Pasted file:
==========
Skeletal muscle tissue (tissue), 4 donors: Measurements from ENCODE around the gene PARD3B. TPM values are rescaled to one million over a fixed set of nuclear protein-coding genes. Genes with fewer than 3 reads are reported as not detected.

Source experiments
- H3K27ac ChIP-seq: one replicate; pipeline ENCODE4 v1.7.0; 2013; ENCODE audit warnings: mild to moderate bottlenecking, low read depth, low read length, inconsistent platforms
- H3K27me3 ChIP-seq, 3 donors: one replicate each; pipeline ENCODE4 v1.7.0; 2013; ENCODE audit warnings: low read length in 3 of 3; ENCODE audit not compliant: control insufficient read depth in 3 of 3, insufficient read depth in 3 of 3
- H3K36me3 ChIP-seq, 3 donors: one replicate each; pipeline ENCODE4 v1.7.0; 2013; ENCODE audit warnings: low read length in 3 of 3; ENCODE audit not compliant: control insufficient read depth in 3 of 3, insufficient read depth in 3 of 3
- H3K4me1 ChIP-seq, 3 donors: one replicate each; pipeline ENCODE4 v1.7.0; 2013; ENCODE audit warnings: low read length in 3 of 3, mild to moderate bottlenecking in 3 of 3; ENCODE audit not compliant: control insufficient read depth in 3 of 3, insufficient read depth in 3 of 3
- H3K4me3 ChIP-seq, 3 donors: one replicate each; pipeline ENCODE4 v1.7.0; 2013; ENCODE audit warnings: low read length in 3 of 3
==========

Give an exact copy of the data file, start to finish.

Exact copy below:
Skeletal muscle tissue (tissue), 4 donors: Measurements from ENCODE around the gene PARD3B. TPM values are rescaled to one million over a fixed set of nuclear protein-coding genes. Genes with fewer than 3 reads are reported as not detected.

Source experiments
- H3K27ac ChIP-seq: one replicate; pipeline ENCODE4 v1.7.0; 2013; ENCODE audit warnings: mild to moderate bottlenecking, low read depth, low read length, inconsistent platforms
- H3K27me3 ChIP-seq, 3 donors: one replicate each; pipeline ENCODE4 v1.7.0; 2013; ENCODE audit warnings: low read length in 3 of 3; ENCODE audit not compliant: control insufficient read depth in 3 of 3, insufficient read depth in 3 of 3
- H3K36me3 ChIP-seq, 3 donors: one replicate each; pipeline ENCODE4 v1.7.0; 2013; ENCODE audit warnings: low read length in 3 of 3; ENCODE audit not compliant: control insufficient read depth in 3 of 3, insufficient read depth in 3 of 3
- H3K4me1 ChIP-seq, 3 donors: one replicate each; pipeline ENCODE4 v1.7.0; 2013; ENCODE audit warnings: low read length in 3 of 3, mild to moderate bottlenecking in 3 of 3; ENCODE audit not compliant: control insufficient read depth in 3 of 3, insufficient read depth in 3 of 3
- H3K4me3 ChIP-seq, 3 donors: one replicate each; pipeline ENCODE4 v1.7.0; 2013; ENCODE audit warnings: low read length in 3 of 3